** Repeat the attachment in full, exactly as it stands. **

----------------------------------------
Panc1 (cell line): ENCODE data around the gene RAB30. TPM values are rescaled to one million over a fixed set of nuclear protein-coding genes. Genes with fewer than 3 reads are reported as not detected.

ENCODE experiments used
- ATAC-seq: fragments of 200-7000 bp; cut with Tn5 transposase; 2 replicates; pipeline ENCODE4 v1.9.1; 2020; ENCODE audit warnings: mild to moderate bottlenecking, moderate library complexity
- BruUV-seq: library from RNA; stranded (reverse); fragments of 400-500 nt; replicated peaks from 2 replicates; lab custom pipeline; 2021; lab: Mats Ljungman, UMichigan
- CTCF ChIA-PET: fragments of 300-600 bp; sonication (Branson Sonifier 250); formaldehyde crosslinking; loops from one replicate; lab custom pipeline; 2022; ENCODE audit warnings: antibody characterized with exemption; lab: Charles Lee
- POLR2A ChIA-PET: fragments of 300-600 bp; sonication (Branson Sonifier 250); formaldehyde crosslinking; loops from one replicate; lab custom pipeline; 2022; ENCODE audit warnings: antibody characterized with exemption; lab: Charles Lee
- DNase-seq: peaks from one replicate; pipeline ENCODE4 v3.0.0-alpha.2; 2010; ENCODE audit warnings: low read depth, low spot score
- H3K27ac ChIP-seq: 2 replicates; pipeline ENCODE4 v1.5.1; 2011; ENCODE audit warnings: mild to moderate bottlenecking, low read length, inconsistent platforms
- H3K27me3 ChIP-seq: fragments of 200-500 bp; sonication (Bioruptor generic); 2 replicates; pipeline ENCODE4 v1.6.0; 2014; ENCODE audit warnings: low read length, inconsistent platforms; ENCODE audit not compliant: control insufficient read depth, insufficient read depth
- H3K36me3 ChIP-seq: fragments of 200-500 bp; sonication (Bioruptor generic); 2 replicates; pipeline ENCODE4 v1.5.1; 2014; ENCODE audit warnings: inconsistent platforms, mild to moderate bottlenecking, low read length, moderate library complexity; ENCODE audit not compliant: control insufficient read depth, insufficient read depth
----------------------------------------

Panc1 (cell line): ENCODE data around the gene RAB30. TPM values are rescaled to one million over a fixed set of nuclear protein-coding genes. Genes with fewer than 3 reads are reported as not detected.

ENCODE experiments used
- ATAC-seq: fragments of 200-7000 bp; cut with Tn5 transposase; 2 replicates; pipeline ENCODE4 v1.9.1; 2020; ENCODE audit warnings: mild to moderate bottlenecking, moderate library complexity
- BruUV-seq: library from RNA; stranded (reverse); fragments of 400-500 nt; replicated peaks from 2 replicates; lab custom pipeline; 2021; lab: Mats Ljungman, UMichigan
- CTCF ChIA-PET: fragments of 300-600 bp; sonication (Branson Sonifier 250); formaldehyde crosslinking; loops from one replicate; lab custom pipeline; 2022; ENCODE audit warnings: antibody characterized with exemption; lab: Charles Lee
- POLR2A ChIA-PET: fragments of 300-600 bp; sonication (Branson Sonifier 250); formaldehyde crosslinking; loops from one replicate; lab custom pipeline; 2022; ENCODE audit warnings: antibody characterized with exemption; lab: Charles Lee
- DNase-seq: peaks from one replicate; pipeline ENCODE4 v3.0.0-alpha.2; 2010; ENCODE audit warnings: low read depth, low spot score
- H3K27ac ChIP-seq: 2 replicates; pipeline ENCODE4 v1.5.1; 2011; ENCODE audit warnings: mild to moderate bottlenecking, low read length, inconsistent platforms
- H3K27me3 ChIP-seq: fragments of 200-500 bp; sonication (Bioruptor generic); 2 replicates; pipeline ENCODE4 v1.6.0; 2014; ENCODE audit warnings: low read length, inconsistent platforms; ENCODE audit not compliant: control insufficient read depth, insufficient read depth
- H3K36me3 ChIP-seq: fragments of 200-500 bp; sonication (Bioruptor generic); 2 replicates; pipeline ENCODE4 v1.5.1; 2014; ENCODE audit warnings: inconsistent platforms, mild to moderate bottlenecking, low read length, moderate library complexity; ENCODE audit not compliant: control insufficient read depth, insufficient read depth